Eliminate the TB Scourge

May 20, 2016

By Uvistra Naidoo

It’s 1 a.m. A young mother approaches me during my hospital shift. She asks if her 2-year-old son will survive the night. He has been given a diagnosis of severe tuberculous meningitis, months after her husband was found to have drug-resistant TB. We suspect the child acquired the infection from his father.

The mother was tormented by guilt and worried about her child’s future. The disease usually affects the lungs, but it can also strike the brain, kidneys and other parts of the body. How do I tell the mother that the fluid in her baby’s brain is terribly elevated and we need to drill holes into his skull to release the pressure? How do I tell her that, if he survives, he will probably have some brain damage and that the prospects that he’ll be able to lead an independent life are questionable?

For me, these moments are both a harsh reality and all too personal.

On Feb. 22, 2011, I was declared cured of a severe form of drug-resistant TB, which I contracted during my medical internship. It took three years, one week and one day for me to be released from the shackles of 23 tablets a day with additional intravenous medications.

I saw the fearful looks in my family’s eyes, wondering if I would make it through many a night. The fear was indistinguishable from what I see in the families of TB patients I treat today. Doctors and nurses resuscitated my ailing body, afflicted by almost every side effect known from the toxic drugs used to combat TB: Diffusely bleeding skin lesions. Liver inflammation. Severe limb pain and near immobility. Hearing loss. Depression and thoughts of suicide.

Since being cured, I have been forever changed. Odd as it may sound, I refer to TB as my greatest mentor in my work as a clinician and researcher against this scourge. But as I don my stethoscope each day, I also worry that this disease, caused by bacteria that can be spread through the air, will revisit my body.


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4 comments on “Eliminate the TB Scourge

  • 1
    Robert Firth says:

    A truly moving article. But …

    I wonder about the strategy of combating drug-resistant microbes by
    researching ever more drugs – to which the microbes will become
    resistant in microbe-evolution time, ie very quickly. That seems to
    be a Red Queen’s Race that humanity must inevitably lose.

    Is there a better way?

    When I lived in Africa, we attacked malaria not with drugs, not with
    insecticides, but with palm oil. Sprayed on the breeding grounds,
    it broke the surface tension that the larvae used to cling to the
    water surface, and they drowned. There is clearly no way they
    can evolve “resistance” to a physical principle. Is there any analogy
    in the micro world? I’m not competent to say.



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  • Robert Firth #1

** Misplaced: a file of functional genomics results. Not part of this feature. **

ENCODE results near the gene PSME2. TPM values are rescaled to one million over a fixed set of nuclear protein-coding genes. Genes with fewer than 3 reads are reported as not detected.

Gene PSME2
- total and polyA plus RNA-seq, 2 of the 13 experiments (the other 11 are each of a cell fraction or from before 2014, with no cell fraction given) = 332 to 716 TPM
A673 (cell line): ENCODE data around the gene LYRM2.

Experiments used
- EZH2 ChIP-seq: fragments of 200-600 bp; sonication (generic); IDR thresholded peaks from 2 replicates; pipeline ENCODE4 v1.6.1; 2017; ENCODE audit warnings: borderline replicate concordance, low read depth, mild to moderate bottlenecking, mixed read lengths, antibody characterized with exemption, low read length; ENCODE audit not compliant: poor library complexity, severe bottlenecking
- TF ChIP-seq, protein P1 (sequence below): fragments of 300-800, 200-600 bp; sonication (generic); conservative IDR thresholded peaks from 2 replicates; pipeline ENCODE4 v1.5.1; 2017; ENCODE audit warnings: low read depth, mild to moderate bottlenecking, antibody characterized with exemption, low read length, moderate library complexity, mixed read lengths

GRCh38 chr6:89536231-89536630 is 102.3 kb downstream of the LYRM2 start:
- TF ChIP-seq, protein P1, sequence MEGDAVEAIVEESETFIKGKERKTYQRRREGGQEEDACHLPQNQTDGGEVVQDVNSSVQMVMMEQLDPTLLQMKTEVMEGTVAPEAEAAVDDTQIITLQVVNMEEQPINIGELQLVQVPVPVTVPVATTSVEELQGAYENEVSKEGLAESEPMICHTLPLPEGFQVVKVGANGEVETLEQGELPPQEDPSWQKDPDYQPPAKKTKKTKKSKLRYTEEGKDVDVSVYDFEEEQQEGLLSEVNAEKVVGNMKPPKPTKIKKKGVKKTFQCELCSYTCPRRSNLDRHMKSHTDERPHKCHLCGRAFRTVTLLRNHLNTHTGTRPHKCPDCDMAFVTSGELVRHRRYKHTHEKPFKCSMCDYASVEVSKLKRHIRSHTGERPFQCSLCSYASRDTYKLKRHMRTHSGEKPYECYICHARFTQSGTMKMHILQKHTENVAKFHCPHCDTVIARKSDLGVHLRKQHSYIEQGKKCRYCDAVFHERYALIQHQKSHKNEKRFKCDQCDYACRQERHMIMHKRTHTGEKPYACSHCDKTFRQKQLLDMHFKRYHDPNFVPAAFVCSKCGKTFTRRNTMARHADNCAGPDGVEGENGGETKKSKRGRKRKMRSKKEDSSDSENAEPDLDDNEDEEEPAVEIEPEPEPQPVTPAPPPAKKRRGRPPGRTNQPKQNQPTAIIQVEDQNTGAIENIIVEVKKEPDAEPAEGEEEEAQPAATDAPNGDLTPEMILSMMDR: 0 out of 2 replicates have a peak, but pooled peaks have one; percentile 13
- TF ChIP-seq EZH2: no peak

May 23, 2016 at 2:45 am

    I wonder about the strategy of combating drug-resistant microbes by
    researching ever more drugs – to which the microbes will become
    resistant in microbe-evolution time, ie very quickly. That seems to
    be a Red Queen’s Race that humanity must inevitably lose.

    The reason humanity is losing the war against antibiotic resistant bacteria, is commercial stupidity!

    Not only are some doctors inappropriately over prescribing antibiotics, but they are used in unhygenic animal meat production to promote growth and increase profits!
    In fact the bulk of antibiotic production is used on animals.

    https://www.statnews.com/pharmalot/2016/05/10/antibiotics-resistance-livestock-fda/

    The FDA was urged by consumer groups and lawmakers to take this step over concerns about antibiotic resistance, which has been blamed for some 2 million illnesses and 23,000 deaths in the United States, according to the Centers for Disease Control and Prevention. About 70 percent of antibiotics used to treat Americans are also used in livestock, according to the Natural Resources Defense Council.

    Until now, the FDA has not had access to specific information showing how antibiotics are used by food producers. An annual report issued by the agency tracks only total usage of different types of antibiotics in food-producing livestock. The latest report found a 4 percent gain from 2013 to 2014, and a 22 percent increase between 2009 and 2014

    As with your earlier suggestion, better hygienic stock rearing eliminating extensive anti-biotic use, would be the intelligent course of action, but commercial organisations resist this!
    The potential dangers of resistance, have been known since the 1960s!



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  • FWIW, I hoping to become involved in bulk algal cultivation. It is being promoted as a way to facilitate a livestock industry move away from dependence on antibiotics, with a ton of other benefits.

    http://www.wattagnet.com/articles/25821-livestock-feed-industrys-interest-in-algae-surges

    Alan’s point concerns one of the very great shames of American agribusiness. Labelling of antibiotic use is not required and when given is an uregulated “greenwashing” farce.

    article link follows in ten minutes



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